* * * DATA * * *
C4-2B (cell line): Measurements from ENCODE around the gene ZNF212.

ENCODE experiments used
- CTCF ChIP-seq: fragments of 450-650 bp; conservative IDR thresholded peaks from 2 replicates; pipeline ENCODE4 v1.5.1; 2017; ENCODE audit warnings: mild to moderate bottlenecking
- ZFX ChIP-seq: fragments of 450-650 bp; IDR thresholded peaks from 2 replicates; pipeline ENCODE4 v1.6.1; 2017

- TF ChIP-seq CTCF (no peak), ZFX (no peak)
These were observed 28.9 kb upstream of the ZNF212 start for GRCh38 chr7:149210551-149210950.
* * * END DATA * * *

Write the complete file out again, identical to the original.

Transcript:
C4-2B (cell line): Measurements from ENCODE around the gene ZNF212.

ENCODE experiments used
- CTCF ChIP-seq: fragments of 450-650 bp; conservative IDR thresholded peaks from 2 replicates; pipeline ENCODE4 v1.5.1; 2017; ENCODE audit warnings: mild to moderate bottlenecking
- ZFX ChIP-seq: fragments of 450-650 bp; IDR thresholded peaks from 2 replicates; pipeline ENCODE4 v1.6.1; 2017

- TF ChIP-seq CTCF (no peak), ZFX (no peak)
These were observed 28.9 kb upstream of the ZNF212 start for GRCh38 chr7:149210551-149210950.